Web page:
The graffiti outside 5 Pointz will come alive thanks to the magic of CG.
However, some aspects of 5 Pointz will most definitely be enhanced by special effects. The lively graffiti decorating the outside of the building will actually come to life, morphing into the Horsemen’s faces. Their faces will also be projected into the sky “like the Batman signal,” for the crowd on the ground to see.

Sneakers, Ocean’s 11, The Usual Suspects, and Make Believe were all used as inspirations for the film. So was The Beat My Heart Skipped.
As a caper, Now You See Me not surprisingly drew from likeminded films like Sneakers, Ocean’s 11, and The Usual Suspects. Fisher also named the documentary Make Believe as one of the films she’d viewed while researching her character. But the films Leterrier shared with his actors were French titles, including the Jacques Audiard’s The Beat My Heart Skipped, which stars Laurent. “There’s a levity about the camerawork that is really inspiring,” he said. “I was talking to actors, I was like, here is how my camera is going to interact with you. It will be free, and I will capture moments, but it’s not going to be about the camera.”

There’s a Robin Hood angle to the film, but any thematic links to Occupy Wall Street are purely coincidental.
Cohen described the Horsemen’s crimes as having a “Robin Hood aspect” to them, which seemed particularly timely given our current political and economic climate. In fact, when we visited the set, the Occupy Wall Street protests were still going on. But Ruffalo said the link wasn’t intentional. “I just think occasionally, culturally films reflect the time that they come out in without even intentionally doing that. They just happen to catch that, you know?”

Leterrier has two DPs for a reason.
Somewhat unusually, Now You See Me has two directors of photography, Larry Fong (Super 8) and Mitch Amundsen (Transporter 2). Amundsen — whom Leterrier affectionately describes as “loud and annoying” — was brought in to focus on action sequences, while Fong drew upon his own knowledge of magic to shoot the tricks. “Larry’s an amazing magician,” Leterrier told us.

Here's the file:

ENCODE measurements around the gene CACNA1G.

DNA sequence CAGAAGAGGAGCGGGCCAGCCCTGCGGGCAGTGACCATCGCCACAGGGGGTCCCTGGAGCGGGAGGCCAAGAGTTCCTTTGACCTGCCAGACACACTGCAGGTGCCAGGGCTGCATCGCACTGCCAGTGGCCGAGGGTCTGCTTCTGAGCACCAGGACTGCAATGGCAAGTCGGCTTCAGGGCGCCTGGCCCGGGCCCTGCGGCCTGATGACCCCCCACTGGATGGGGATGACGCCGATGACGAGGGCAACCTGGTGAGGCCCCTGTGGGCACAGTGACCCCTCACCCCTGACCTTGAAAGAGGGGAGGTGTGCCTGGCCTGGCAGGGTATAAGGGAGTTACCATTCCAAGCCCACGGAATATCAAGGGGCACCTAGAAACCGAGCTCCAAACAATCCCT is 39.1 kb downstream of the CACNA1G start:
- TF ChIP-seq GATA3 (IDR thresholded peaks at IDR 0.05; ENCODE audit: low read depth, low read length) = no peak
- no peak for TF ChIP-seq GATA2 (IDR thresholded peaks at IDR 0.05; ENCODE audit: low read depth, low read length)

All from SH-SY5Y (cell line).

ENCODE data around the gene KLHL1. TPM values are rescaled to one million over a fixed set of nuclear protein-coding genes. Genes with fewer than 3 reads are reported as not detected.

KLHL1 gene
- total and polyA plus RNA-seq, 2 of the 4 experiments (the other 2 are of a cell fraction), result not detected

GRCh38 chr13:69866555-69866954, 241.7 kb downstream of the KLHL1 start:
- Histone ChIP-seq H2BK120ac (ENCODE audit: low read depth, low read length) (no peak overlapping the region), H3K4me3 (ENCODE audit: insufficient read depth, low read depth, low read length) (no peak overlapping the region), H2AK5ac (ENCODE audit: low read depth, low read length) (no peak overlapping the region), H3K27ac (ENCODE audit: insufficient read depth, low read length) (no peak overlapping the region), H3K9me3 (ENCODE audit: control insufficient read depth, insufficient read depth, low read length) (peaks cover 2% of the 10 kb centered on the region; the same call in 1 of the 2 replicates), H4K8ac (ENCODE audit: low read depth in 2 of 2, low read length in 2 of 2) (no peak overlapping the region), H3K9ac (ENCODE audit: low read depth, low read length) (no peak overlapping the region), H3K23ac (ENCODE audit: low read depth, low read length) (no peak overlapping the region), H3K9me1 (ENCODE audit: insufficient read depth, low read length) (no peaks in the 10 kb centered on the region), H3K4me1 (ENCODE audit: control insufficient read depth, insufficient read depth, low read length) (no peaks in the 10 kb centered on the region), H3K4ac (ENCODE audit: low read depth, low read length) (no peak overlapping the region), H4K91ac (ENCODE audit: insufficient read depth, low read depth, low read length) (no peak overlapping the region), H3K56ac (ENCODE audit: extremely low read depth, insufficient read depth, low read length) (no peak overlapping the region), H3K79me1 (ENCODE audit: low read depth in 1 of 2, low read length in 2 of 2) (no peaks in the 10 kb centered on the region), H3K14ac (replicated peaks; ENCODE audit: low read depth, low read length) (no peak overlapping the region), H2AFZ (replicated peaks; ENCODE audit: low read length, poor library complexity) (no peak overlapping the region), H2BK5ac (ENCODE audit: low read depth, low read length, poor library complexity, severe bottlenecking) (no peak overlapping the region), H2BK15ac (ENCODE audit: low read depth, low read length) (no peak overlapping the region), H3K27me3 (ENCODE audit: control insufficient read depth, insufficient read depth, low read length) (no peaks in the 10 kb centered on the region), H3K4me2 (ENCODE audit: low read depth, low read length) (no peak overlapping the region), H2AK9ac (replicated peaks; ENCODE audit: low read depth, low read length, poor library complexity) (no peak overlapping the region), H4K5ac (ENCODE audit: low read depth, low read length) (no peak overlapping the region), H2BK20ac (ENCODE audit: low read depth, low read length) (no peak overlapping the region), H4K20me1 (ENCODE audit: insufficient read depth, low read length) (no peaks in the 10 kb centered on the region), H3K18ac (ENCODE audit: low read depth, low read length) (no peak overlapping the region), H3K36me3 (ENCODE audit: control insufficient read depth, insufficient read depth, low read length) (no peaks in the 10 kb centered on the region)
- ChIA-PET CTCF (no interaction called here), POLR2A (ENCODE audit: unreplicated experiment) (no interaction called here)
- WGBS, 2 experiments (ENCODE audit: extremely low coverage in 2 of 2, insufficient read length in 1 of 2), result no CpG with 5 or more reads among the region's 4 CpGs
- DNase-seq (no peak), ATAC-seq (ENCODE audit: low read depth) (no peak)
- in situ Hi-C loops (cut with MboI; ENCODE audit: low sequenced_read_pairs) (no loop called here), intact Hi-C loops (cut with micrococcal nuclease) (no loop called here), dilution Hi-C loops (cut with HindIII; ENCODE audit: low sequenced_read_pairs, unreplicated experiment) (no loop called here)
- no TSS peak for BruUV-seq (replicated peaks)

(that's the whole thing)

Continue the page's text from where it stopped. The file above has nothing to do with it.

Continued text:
A variety of filming formats were used in the movie.
The scene we saw outside was being shot on “verrrry old” anamorphic lenses, but Leterrier divulged that he’d used a wide variety of formats for the film. “You weren’t here the other day, but the helicopter was shooting Alexa, we’re shooting with 5Ds, we’re shooting with GoPros, I’m shooting tons of formats,” he said.

Leterrier allegedly invented a shot for Now You See Me.
Leterrier spoke to us at length about two shots he was especially proud of doing “for real” instead of with CG. One was the elevator scene described above, and the other was something he called a “basket cam.” “Literally, it’s a camera, a seamless 235 camera, going up a shaft with people, with a SWAT team running up,” he told us. “It’s as low-tech as possible, but it looks like a visual effects shot.” Specifically, it looked like a similar shot in The Incredible Hulk, only this time, it wasn’t just CG wizardry.